Finnish writer/director Nils-Erik Ekblom’s good-humoured debut feature Screwed (Pihalla), is refreshingly similar in its relaxed approach to coming out. Co-written with Tom Norrgrann, it stars Mikko Kauppila as Miku, a reserved 17-year-old who finds himself in deep water when he and his wilder older brother Sebu (Juho Keskitalo) trash their home during a huge party.

Whisked away to their summer house by his none-too-pleased parents and deprived - dramatically - of his phone, a despondent Miku falls in with new neighbour Elias (Valtteri Lehtinen). While both boys have baggage, as with Seventeen, their gradually emerging queer relationship isn’t a major plot beat in a film concerned with the everyday mechanics of young minds gearing up for adulthood.

“With my writing partner Tom, that was one of the biggest points we decided very early on,” Ekblom says. “Our characters’ internal everyday conflicts are way bigger than their sexuality, which is the way we think it should be, and that at least in Finnish society that’s where we are going, though of course there’s resistance to that.”

Reflecting a world of acceptance back at teenage moviegoers is important, Ekblom argues. “There are a lot of teenagers who are gay who would really like people not to care, that it wouldn’t be a big deal. I think we need more media around that.”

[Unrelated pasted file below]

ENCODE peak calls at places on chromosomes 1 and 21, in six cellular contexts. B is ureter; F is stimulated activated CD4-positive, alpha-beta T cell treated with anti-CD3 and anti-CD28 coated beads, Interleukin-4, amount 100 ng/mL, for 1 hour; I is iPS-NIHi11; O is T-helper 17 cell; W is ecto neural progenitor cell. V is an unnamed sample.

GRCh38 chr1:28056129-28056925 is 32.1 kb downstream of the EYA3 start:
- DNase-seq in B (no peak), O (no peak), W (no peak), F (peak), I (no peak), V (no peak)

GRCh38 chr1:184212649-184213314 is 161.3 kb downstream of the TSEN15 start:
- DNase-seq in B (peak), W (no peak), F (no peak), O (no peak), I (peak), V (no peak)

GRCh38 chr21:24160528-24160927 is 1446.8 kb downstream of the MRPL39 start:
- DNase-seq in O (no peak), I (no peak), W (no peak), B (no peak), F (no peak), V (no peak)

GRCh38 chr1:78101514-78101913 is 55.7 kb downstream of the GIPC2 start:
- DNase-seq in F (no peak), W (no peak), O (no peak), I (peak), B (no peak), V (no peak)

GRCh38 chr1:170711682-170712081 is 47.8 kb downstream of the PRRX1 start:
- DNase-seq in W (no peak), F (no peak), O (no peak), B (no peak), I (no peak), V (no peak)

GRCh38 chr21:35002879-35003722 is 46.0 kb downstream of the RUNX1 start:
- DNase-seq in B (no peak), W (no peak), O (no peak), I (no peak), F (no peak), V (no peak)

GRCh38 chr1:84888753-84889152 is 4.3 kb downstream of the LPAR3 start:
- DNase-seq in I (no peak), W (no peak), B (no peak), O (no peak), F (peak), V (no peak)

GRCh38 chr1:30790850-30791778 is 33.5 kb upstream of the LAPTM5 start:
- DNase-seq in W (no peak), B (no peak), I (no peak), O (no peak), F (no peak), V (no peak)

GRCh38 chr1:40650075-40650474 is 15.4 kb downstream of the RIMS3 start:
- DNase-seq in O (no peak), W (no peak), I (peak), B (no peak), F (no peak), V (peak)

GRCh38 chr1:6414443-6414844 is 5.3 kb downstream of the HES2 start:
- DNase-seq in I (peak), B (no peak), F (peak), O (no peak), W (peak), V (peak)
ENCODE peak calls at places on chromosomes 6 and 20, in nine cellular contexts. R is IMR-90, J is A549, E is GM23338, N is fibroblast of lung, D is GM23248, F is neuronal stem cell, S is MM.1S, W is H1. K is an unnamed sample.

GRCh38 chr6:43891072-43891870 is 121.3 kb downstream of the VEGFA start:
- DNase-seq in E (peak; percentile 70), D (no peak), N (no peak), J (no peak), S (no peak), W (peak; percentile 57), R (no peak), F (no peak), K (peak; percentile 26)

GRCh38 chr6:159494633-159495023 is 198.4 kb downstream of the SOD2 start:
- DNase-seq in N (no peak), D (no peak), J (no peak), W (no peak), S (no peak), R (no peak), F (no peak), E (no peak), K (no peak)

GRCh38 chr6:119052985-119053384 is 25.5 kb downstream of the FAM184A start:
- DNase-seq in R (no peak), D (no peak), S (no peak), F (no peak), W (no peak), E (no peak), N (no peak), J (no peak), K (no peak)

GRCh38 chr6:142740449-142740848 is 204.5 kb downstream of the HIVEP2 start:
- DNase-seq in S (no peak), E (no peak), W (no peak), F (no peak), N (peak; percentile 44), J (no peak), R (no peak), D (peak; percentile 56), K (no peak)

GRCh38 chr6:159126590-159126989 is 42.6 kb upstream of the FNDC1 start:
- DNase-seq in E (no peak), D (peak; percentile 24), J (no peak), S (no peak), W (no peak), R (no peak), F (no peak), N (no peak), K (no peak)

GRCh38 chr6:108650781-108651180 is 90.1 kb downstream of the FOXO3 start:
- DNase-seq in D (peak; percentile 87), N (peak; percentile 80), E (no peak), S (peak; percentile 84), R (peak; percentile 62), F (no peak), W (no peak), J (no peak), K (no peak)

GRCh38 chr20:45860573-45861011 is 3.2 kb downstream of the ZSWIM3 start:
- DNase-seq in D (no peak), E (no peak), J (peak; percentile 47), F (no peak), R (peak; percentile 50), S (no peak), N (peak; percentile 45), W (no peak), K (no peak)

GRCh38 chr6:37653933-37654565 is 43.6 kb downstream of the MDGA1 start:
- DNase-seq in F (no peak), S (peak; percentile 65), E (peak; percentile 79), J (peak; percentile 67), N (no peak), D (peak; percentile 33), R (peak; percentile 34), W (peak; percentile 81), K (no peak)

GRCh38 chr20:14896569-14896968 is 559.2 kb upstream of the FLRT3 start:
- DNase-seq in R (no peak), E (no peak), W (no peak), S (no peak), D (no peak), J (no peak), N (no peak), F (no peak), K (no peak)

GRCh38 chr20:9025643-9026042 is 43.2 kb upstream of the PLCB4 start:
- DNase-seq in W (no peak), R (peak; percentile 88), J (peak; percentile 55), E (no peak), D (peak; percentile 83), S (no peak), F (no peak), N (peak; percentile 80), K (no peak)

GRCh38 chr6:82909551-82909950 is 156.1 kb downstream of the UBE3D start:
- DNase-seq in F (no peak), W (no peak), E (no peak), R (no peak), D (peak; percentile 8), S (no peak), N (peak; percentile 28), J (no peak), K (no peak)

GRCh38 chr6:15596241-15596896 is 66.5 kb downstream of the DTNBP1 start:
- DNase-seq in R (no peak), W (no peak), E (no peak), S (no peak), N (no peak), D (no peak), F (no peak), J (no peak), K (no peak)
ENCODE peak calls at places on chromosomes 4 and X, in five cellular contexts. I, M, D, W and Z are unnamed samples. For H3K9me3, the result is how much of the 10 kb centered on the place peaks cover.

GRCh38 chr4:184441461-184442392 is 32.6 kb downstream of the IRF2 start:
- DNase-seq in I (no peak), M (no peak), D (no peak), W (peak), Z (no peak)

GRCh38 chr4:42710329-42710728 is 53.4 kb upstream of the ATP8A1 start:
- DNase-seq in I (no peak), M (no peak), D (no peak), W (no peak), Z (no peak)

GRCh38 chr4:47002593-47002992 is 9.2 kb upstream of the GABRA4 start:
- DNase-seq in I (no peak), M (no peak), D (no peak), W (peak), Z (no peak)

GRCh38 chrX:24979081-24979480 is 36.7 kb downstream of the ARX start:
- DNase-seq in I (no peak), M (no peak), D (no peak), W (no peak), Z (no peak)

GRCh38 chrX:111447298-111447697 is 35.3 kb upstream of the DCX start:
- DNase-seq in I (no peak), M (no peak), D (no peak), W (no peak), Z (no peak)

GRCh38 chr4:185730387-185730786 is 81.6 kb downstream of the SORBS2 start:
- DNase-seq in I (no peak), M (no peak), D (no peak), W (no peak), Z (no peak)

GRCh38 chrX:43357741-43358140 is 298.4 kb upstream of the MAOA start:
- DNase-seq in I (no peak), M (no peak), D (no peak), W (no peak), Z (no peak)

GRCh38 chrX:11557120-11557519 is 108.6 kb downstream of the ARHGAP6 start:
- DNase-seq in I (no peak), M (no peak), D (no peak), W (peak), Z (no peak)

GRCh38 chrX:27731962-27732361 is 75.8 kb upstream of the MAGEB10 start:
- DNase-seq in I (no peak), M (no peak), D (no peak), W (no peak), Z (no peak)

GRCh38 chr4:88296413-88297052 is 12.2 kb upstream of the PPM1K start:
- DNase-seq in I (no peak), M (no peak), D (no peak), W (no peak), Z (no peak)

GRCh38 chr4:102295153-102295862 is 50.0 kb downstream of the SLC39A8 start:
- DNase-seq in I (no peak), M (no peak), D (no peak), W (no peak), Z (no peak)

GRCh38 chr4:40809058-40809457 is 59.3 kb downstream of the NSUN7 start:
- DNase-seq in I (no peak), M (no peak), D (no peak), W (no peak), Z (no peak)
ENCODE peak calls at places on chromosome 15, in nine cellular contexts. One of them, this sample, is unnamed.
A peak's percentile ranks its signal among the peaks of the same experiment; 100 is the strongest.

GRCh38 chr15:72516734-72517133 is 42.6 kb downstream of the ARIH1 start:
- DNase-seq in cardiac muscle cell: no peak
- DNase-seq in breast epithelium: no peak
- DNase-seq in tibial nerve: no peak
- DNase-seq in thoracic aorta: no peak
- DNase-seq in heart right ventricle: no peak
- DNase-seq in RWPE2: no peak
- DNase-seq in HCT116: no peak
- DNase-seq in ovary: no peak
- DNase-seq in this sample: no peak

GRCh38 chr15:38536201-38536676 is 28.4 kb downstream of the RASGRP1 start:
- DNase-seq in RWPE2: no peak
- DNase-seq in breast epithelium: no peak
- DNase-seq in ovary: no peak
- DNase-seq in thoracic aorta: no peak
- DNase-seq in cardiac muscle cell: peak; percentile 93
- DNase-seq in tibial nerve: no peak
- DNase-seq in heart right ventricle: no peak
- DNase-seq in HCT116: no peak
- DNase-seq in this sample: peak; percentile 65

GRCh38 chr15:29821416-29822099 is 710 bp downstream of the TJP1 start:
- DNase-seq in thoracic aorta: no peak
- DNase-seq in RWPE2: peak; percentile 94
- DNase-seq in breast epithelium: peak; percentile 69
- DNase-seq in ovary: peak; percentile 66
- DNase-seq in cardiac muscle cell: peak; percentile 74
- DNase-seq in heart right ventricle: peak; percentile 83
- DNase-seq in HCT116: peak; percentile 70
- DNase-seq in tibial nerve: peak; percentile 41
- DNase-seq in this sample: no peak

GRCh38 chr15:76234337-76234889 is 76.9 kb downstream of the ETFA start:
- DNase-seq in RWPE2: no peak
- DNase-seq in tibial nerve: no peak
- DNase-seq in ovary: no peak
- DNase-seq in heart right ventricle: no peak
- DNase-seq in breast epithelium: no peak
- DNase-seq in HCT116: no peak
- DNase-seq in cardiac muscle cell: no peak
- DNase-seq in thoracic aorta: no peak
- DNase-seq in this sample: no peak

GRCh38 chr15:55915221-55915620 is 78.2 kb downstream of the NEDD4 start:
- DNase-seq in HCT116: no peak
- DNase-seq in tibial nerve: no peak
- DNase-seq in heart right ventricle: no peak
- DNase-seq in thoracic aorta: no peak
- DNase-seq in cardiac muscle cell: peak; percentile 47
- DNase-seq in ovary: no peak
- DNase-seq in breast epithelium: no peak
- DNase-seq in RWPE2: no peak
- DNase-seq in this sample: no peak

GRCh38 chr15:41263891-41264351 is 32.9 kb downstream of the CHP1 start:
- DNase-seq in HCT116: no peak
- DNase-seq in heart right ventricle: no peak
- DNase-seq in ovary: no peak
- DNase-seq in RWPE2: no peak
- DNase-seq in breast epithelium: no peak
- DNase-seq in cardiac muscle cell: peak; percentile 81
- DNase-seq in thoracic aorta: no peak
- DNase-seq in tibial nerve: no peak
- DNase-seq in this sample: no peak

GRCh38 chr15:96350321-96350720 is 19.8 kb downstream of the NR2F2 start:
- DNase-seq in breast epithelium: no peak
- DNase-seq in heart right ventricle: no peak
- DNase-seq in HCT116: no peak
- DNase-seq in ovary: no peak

Despite Screwed being his first feature, shot on weekends around a full-time job in advertising, Ekblom says it was a remarkably easy ride, largely due to the brilliance of Kauppila and Lehtinen, both of whom turned 18 while filming.

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“It felt like I was working with two veteran actors,” Ekblom says. “During the first week I realised that we could push them very far and, at least to me, they didn’t show they were nervous. I’ve never heard a story that someone does their first feature movie and it doesn’t feel like going to war. This wasn’t war. This was fun.”

Ekblom auditioned every actor separately, combining them in post while casting, instantly recognising the chemistry between Kauppila and Lehtinen. “There was a lot of magic happening,” he reveals. “They memorised the script perfectly and I always told them you can just forget about it if it doesn’t feel natural. My direction on set was just to find nuance and ways for us to make it more interesting and realistic.”

Screwed sings because of this central pairing, as Miku ekes out new territory with the more experienced though volatile Elias, exploring his sexuality with an open mind, much like Paula. When the boys do give in to passion, it’s intoxicating. “I didn’t want to have a sex scene just to have a sex scene,” Ekblom says. “It had to say something. lt was very interesting to work that out with the guys and they were extremely professional. Again, I feel like I’ve grown as a director on this shoot because I got to work with such wonderful people.”

The Queer Screen Film Festival runs from September 19-24. Book tickets to see Seventeen here and Screwed here.